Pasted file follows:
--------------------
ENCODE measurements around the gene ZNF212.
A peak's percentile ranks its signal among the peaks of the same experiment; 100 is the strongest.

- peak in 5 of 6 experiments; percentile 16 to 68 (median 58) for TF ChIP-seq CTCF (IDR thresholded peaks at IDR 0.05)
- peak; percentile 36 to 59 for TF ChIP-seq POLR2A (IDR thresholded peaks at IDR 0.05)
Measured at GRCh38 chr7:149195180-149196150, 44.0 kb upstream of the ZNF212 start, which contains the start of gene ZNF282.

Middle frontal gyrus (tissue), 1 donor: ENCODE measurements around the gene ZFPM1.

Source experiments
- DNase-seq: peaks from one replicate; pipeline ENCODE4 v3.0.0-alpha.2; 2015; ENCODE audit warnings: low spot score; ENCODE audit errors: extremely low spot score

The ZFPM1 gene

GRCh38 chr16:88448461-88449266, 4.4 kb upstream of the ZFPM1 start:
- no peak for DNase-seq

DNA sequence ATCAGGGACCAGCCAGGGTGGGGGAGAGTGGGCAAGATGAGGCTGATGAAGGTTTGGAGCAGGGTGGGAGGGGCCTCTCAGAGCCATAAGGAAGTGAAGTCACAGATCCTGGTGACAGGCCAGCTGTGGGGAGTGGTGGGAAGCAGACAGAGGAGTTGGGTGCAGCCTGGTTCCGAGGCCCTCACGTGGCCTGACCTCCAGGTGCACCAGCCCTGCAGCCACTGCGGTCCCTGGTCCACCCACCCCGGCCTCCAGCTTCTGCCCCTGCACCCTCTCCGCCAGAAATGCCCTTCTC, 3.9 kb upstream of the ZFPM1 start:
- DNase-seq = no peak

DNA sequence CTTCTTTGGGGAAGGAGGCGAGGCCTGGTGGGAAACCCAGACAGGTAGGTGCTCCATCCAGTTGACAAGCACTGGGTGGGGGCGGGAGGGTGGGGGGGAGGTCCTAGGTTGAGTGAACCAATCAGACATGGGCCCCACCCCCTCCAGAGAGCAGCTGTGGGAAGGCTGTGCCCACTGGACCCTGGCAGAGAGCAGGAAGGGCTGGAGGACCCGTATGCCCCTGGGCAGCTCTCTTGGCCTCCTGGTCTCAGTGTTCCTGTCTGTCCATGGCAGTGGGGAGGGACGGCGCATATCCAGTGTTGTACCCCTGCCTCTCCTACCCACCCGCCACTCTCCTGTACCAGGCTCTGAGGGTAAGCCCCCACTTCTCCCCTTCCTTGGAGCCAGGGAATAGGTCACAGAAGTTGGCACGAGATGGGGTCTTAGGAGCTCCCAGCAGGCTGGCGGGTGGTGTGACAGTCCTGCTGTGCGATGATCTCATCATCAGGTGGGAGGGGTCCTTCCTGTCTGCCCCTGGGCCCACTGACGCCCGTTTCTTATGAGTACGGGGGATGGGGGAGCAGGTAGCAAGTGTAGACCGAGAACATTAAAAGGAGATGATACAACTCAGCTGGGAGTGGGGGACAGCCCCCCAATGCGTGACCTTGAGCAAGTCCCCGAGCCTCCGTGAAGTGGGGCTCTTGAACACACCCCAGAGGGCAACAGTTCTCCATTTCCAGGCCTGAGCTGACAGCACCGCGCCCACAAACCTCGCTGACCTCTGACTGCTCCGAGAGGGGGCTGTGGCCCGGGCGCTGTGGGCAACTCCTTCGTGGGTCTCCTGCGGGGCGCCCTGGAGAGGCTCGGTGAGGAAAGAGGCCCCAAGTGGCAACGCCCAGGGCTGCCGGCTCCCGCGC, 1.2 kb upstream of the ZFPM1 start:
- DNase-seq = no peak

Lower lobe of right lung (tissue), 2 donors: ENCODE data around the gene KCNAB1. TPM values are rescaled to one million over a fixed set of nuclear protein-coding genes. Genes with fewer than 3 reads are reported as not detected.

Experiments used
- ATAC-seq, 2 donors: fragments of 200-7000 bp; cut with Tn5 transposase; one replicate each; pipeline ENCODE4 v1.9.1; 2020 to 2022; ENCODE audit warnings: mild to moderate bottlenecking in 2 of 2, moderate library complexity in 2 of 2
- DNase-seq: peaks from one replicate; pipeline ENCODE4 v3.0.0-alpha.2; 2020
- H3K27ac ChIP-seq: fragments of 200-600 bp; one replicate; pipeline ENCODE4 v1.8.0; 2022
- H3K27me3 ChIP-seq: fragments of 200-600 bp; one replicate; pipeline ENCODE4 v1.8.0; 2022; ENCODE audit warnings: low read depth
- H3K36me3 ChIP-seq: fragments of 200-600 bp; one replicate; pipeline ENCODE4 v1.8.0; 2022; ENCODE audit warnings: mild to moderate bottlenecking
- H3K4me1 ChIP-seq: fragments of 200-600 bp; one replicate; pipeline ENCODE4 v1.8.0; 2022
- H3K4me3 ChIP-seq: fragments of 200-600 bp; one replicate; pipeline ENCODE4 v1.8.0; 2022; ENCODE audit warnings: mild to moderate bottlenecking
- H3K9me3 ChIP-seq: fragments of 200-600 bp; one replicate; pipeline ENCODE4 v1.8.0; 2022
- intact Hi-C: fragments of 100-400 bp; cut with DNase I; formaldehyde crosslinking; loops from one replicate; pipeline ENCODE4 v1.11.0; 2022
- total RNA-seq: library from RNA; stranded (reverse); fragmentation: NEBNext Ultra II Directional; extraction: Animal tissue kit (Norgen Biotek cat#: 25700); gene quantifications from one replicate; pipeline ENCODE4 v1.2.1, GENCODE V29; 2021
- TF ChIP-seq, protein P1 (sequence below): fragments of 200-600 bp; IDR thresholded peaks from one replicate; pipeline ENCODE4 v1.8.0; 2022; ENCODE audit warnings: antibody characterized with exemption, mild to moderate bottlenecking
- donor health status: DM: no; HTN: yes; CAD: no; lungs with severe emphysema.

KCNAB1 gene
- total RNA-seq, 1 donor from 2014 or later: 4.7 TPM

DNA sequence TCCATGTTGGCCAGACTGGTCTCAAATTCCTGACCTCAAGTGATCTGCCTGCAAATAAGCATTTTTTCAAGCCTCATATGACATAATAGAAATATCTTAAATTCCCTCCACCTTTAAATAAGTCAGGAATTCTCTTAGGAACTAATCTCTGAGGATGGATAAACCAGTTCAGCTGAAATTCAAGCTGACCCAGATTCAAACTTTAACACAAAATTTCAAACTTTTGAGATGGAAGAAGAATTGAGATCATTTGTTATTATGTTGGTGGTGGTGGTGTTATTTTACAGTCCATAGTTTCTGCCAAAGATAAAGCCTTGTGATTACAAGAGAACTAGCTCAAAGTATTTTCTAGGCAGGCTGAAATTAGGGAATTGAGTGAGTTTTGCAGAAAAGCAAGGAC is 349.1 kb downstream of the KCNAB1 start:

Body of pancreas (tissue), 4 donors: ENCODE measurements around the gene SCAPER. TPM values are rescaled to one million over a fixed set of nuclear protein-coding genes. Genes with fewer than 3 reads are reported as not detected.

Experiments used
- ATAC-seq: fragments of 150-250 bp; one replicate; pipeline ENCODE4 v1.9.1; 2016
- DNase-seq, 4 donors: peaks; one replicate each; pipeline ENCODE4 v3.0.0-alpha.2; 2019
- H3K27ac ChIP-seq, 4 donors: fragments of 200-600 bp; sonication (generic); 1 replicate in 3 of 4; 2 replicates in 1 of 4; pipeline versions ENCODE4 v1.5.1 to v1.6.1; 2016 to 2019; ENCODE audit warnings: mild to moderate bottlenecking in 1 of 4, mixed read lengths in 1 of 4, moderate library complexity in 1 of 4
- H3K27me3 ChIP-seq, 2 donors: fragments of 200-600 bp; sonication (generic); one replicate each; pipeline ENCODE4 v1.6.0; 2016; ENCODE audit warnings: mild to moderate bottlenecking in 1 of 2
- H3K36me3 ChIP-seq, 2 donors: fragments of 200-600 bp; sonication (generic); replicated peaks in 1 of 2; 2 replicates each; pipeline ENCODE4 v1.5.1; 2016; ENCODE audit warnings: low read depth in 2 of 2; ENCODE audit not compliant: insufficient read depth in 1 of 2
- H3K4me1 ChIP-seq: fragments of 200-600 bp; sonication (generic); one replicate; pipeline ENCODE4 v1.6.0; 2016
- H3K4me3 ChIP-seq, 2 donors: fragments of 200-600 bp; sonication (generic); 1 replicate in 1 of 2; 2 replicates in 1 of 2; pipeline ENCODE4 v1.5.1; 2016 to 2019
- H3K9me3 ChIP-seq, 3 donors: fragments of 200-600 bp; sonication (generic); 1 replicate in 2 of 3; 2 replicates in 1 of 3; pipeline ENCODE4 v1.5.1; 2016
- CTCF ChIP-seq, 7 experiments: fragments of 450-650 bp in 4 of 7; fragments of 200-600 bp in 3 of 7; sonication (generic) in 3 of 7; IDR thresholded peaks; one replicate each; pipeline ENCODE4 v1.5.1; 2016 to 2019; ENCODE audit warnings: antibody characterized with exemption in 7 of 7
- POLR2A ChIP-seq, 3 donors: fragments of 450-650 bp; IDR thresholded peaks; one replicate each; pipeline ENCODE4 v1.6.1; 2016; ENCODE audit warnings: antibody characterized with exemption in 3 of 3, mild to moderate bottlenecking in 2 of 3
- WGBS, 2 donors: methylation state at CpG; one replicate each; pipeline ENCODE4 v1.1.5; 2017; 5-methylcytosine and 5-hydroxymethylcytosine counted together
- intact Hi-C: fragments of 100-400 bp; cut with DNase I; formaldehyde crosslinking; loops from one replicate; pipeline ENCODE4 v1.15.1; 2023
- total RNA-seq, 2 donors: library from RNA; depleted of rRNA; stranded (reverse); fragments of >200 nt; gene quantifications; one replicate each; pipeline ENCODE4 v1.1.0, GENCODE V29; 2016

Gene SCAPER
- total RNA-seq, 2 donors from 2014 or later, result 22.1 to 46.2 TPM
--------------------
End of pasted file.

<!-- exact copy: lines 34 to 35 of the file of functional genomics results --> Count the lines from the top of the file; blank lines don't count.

Experiments used
- ATAC-seq: fragments of 150-250 bp; one replicate; pipeline ENCODE4 v1.9.1; 2016